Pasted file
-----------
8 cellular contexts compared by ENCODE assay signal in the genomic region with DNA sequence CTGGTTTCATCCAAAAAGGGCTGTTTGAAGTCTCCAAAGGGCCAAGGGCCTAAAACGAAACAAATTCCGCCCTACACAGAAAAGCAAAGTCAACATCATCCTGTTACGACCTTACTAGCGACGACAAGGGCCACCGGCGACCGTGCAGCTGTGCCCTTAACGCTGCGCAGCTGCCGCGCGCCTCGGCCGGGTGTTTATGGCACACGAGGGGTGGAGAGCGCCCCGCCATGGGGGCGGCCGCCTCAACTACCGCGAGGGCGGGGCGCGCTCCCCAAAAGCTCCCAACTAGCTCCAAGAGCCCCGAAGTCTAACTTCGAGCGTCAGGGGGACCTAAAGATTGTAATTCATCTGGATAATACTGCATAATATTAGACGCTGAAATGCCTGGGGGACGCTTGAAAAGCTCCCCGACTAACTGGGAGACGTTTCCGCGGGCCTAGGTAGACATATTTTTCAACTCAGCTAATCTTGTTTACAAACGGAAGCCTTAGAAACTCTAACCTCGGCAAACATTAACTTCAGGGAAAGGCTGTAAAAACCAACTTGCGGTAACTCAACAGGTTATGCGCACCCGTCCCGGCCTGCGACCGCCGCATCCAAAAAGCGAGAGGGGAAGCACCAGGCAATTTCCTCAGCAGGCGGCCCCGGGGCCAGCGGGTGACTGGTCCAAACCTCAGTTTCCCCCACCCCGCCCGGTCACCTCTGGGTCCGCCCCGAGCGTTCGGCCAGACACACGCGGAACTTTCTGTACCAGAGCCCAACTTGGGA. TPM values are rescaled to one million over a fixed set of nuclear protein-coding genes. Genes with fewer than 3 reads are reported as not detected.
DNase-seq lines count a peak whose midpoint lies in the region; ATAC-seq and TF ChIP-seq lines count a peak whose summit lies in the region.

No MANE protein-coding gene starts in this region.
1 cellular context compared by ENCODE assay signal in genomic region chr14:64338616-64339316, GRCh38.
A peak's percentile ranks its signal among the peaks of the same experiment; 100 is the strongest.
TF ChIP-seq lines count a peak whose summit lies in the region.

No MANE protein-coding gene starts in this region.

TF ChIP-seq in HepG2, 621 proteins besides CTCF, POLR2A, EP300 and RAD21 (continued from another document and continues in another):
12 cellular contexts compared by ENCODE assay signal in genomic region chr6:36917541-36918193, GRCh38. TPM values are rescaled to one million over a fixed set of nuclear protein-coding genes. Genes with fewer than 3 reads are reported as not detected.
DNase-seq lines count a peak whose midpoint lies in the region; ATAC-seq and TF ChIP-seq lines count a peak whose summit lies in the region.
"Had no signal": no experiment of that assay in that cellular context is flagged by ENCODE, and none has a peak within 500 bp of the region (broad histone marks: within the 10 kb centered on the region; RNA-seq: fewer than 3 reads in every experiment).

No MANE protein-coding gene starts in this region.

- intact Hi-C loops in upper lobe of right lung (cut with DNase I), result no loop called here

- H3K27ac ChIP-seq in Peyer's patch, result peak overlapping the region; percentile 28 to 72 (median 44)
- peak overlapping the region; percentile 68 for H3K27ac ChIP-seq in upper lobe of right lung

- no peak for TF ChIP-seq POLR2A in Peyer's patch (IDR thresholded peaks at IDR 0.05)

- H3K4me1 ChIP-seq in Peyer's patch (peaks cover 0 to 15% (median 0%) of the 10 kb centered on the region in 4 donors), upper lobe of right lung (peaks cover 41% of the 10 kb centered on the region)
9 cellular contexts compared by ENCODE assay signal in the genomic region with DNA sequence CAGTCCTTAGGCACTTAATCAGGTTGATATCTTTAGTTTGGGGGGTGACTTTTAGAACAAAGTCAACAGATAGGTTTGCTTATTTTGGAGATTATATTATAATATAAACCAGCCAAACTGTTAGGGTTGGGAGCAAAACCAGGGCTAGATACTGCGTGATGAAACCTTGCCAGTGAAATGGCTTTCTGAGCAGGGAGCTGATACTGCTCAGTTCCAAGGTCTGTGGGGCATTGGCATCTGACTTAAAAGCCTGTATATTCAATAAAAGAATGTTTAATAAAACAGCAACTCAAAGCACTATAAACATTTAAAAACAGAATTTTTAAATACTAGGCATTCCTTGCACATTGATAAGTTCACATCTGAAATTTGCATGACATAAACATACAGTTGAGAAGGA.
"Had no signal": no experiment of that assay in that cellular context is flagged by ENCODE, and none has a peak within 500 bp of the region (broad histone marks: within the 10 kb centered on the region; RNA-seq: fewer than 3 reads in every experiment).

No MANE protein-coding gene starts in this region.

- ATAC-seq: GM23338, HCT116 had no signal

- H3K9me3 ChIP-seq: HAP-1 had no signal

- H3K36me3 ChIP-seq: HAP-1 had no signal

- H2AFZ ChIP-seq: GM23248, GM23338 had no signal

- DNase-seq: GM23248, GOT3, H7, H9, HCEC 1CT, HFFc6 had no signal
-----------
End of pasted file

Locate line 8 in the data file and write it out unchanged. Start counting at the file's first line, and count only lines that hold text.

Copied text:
TF ChIP-seq in HepG2, 621 proteins besides CTCF, POLR2A, EP300 and RAD21 (continued from another document and continues in another):